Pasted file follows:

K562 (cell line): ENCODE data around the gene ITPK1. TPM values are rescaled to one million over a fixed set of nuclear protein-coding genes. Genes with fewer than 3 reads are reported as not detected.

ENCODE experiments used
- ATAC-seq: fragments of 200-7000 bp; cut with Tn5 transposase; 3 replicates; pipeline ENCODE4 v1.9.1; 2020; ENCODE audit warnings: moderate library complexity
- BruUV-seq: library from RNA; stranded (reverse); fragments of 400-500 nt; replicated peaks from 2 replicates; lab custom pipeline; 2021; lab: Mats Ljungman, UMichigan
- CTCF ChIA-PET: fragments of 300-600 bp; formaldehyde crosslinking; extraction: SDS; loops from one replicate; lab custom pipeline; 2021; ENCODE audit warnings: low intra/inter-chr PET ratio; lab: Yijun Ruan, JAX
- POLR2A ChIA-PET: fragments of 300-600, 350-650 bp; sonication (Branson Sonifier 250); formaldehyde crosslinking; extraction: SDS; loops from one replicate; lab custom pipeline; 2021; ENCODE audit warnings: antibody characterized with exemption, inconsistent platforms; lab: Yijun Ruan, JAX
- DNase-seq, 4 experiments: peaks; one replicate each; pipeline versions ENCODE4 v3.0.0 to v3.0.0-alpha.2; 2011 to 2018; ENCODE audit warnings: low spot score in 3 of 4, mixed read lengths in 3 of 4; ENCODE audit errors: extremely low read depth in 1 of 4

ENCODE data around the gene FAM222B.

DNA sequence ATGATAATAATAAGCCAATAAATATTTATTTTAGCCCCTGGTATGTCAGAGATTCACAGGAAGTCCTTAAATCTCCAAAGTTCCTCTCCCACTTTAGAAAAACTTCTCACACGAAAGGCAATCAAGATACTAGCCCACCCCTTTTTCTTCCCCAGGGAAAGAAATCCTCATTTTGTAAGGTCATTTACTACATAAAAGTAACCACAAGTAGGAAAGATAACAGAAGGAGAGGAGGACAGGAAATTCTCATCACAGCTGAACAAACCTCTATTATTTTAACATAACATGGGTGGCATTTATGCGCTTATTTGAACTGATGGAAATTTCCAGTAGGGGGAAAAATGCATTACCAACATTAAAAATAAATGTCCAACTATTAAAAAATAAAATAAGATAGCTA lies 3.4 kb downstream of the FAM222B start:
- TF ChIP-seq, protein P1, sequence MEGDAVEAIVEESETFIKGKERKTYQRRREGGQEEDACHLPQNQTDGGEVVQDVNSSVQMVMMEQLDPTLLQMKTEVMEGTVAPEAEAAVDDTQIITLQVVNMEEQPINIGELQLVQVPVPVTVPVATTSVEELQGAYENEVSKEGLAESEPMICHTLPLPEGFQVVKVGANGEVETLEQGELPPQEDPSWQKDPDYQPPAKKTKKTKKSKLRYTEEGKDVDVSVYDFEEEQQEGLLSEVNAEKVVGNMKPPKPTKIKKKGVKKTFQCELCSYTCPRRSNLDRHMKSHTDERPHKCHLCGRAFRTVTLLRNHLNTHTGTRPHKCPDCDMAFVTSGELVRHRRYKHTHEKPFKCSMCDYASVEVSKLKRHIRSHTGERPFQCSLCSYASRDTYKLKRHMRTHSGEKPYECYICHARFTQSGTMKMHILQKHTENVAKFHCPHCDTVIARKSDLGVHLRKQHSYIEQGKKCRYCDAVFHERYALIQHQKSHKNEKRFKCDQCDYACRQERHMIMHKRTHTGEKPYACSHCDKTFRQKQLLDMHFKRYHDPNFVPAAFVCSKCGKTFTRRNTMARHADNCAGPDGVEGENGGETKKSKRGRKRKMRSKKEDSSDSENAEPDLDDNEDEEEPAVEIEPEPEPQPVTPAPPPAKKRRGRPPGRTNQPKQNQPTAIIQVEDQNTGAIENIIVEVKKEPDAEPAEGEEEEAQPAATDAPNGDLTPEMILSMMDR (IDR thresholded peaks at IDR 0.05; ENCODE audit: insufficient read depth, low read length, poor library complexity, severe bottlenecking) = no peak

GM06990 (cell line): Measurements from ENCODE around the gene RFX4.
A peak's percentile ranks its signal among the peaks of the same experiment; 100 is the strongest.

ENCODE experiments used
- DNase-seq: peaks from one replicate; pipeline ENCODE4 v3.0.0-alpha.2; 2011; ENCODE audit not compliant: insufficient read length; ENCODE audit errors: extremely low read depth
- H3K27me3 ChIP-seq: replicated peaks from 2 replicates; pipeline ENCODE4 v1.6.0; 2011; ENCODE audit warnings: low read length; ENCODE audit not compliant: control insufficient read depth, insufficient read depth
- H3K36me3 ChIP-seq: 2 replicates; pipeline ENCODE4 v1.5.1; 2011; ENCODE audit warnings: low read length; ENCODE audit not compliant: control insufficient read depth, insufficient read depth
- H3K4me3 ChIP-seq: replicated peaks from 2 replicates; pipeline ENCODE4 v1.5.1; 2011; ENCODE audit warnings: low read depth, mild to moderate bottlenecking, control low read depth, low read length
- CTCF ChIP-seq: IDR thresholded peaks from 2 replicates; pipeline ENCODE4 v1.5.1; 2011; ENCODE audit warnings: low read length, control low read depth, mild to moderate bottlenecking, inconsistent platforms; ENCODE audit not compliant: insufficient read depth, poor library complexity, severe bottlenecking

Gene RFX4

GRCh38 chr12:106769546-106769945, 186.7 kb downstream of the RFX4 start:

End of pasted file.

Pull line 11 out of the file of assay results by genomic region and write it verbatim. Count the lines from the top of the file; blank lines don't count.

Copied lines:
GM06990 (cell line): Measurements from ENCODE around the gene RFX4.